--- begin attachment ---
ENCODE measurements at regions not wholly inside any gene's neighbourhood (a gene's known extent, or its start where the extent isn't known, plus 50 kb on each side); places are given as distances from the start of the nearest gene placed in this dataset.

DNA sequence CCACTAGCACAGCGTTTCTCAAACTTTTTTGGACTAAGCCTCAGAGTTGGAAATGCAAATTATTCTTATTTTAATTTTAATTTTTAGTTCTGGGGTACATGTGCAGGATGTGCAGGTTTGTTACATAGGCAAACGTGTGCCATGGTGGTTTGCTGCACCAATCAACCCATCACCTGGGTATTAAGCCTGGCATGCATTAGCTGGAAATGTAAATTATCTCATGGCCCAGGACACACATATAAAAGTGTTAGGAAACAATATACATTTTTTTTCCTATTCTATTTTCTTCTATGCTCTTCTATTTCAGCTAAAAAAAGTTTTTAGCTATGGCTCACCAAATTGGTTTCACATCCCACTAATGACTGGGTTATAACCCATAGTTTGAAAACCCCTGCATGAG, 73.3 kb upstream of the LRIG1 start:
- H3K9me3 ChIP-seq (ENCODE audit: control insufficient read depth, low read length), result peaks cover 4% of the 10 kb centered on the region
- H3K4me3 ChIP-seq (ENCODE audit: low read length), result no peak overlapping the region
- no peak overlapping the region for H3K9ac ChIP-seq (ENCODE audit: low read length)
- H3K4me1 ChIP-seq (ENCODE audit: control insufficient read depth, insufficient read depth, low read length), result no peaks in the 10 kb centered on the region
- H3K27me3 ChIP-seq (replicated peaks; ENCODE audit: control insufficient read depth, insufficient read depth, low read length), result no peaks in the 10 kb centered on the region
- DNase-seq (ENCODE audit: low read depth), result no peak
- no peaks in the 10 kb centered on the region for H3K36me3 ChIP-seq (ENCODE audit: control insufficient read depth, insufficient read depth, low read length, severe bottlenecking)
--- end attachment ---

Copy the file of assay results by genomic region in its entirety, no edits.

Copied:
ENCODE measurements at regions not wholly inside any gene's neighbourhood (a gene's known extent, or its start where the extent isn't known, plus 50 kb on each side); places are given as distances from the start of the nearest gene placed in this dataset.

DNA sequence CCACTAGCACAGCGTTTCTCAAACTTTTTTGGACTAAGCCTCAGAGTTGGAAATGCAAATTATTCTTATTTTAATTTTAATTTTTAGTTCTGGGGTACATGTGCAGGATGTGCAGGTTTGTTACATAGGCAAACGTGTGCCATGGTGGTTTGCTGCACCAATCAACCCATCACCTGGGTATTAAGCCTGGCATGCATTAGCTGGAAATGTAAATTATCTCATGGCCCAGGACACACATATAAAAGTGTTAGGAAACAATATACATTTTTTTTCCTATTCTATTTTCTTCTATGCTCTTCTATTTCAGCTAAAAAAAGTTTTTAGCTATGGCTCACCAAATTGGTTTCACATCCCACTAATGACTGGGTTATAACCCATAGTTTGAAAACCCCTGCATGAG, 73.3 kb upstream of the LRIG1 start:
- H3K9me3 ChIP-seq (ENCODE audit: control insufficient read depth, low read length), result peaks cover 4% of the 10 kb centered on the region
- H3K4me3 ChIP-seq (ENCODE audit: low read length), result no peak overlapping the region
- no peak overlapping the region for H3K9ac ChIP-seq (ENCODE audit: low read length)
- H3K4me1 ChIP-seq (ENCODE audit: control insufficient read depth, insufficient read depth, low read length), result no peaks in the 10 kb centered on the region
- H3K27me3 ChIP-seq (replicated peaks; ENCODE audit: control insufficient read depth, insufficient read depth, low read length), result no peaks in the 10 kb centered on the region
- DNase-seq (ENCODE audit: low read depth), result no peak
- no peaks in the 10 kb centered on the region for H3K36me3 ChIP-seq (ENCODE audit: control insufficient read depth, insufficient read depth, low read length, severe bottlenecking)